In helping you prepare for your next job interview, I wanted to relate the most common mistakes candidates make when giving answers to questions during job interviews:
In answering interview questions you should provide vivid examples. You could probably get by with an answer that at least referred to the organization or yourself. But when you give an answer that sounds like a prepared response, it bombs! An example of a generic sounding answer would be, “I work well as part of a team,” and “I’m very interested in the kind of work your company does.” By being well prepared for your job interview, having done all your research, you can avoid this mistake.
Some candidates present themselves like politicians by not being able to give a straight answer. If you don’t understand the question, ask the interviewer to please rephrase or clarify their question. Repeat the question in your own words then answer as accurately as you can. When you’re finished, you can ask, “I’m not sure if this answered your question. Was there something I missed or left out?”
In all likelihood you will face interview questions that you’re not prepared for. Before responding, you need to think the question through and devise a good answer. If you speak before thinking you may end up sputtering out “ums” and “ughs,” which is not a good sound. Or you could give a totally random answer that does not pertain to the question. What should you do in this situation? Calm down and take a deep breath. It’s perfectly appropriate to say, “That’s a good question; I’ll just take a few moments to collect my thoughts.” If you are still unsure about your answer, try breaking it down into segments, beginning your answer with something you feel confident about.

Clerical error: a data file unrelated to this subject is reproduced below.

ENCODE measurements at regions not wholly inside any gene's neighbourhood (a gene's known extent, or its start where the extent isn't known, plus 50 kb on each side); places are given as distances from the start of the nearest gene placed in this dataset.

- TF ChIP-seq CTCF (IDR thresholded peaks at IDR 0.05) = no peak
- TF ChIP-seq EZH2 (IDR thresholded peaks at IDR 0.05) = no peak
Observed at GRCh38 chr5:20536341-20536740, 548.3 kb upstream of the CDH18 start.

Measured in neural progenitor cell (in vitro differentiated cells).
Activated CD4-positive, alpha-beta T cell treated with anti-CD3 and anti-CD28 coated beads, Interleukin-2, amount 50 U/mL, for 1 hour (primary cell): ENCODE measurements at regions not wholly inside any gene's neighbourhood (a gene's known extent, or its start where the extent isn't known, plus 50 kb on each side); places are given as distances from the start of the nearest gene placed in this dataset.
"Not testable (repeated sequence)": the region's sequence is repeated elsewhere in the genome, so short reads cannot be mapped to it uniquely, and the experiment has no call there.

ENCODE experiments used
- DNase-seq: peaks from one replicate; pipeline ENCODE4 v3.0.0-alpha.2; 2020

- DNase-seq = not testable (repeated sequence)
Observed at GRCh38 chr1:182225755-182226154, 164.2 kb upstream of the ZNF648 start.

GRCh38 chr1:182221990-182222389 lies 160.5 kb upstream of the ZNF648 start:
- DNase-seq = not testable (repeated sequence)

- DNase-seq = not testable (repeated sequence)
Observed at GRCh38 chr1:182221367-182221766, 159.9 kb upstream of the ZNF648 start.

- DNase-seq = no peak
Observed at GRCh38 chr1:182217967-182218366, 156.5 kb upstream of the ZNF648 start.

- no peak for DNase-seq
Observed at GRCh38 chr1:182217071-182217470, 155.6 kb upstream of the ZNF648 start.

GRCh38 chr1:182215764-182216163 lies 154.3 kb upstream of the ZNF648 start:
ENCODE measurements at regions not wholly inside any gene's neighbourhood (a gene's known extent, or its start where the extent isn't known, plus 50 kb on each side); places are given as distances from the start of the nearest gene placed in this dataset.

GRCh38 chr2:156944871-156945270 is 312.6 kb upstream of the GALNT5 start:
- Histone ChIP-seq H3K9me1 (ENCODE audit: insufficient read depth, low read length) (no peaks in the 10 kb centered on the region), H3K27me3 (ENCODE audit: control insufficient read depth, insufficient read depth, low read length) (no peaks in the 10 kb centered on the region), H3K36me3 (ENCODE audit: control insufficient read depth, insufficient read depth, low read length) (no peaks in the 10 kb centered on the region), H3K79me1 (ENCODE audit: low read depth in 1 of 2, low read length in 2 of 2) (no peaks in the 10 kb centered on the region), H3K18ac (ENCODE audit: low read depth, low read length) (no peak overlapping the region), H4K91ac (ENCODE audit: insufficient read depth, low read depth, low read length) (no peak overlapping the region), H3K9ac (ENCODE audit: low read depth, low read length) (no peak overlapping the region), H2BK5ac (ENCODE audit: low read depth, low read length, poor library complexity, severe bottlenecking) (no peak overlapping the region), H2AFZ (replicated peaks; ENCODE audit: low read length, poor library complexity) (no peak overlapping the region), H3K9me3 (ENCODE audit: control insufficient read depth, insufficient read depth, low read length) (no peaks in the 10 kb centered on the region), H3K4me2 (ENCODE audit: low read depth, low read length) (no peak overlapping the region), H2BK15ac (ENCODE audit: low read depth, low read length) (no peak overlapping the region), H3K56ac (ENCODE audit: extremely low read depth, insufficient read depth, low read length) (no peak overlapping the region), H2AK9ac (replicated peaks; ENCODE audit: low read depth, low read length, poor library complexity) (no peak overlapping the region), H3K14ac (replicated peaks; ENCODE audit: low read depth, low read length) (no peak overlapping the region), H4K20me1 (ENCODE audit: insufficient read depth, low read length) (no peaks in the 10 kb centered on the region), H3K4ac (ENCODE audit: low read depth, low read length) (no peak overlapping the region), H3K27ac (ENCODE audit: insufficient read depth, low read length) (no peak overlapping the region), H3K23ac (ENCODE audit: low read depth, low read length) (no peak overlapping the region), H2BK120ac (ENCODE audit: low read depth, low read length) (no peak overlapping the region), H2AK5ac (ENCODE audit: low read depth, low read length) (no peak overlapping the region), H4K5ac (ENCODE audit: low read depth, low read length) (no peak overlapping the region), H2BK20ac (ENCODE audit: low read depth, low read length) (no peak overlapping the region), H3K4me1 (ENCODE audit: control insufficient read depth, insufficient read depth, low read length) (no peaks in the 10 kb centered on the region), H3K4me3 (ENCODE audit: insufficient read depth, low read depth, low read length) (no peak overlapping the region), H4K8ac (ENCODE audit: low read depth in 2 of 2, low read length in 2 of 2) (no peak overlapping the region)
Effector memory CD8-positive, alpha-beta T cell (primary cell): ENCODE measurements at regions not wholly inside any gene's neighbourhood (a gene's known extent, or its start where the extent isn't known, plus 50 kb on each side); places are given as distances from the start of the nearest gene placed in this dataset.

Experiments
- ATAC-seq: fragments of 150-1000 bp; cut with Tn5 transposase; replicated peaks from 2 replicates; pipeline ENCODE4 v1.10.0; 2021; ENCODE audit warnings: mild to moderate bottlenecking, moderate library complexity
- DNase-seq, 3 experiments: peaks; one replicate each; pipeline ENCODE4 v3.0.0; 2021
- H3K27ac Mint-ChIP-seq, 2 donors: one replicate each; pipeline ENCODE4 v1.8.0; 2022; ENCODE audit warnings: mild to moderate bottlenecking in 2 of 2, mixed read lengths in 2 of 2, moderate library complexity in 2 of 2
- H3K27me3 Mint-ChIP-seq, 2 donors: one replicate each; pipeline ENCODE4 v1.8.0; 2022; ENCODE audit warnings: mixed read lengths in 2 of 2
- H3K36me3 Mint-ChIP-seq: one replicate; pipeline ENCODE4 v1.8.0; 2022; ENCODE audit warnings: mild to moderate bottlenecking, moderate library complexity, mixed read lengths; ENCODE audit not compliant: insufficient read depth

In answering an interview question you should take anywhere from twenty seconds to two minutes. Never give one-word answers, like “yes” or “no.” This is your chance to shine and to do so you must answer appropriate questions in a thorough manner by providing important details. When you sense that you’ve said enough, stop yourself. But if you feel there’s more, you can say, “If you want more details, I can provide them.” Most likely the interviewer will simply move on. When answers go on too long, interviewers have a tendency to just to zone out.
The purpose of an interview is to establish a relationship, to have a rapport between you and the person interviewing you. If they’re just blasting questions at you one after another, you won’t be doing yourself any favors if you can’t turn this into a conversation. If you are asked, “What was the most challenging problem you had to overcome on a project?” when finished answering, you can ask, “What kinds of challenges do people face in their jobs here?”
When you provide strong answers to interview questions, you leave a good impression. You need to practice before you head out for the interview by researching the company online so that you can be ready with brief answers that in fact answer the questions posed to you in the interview.
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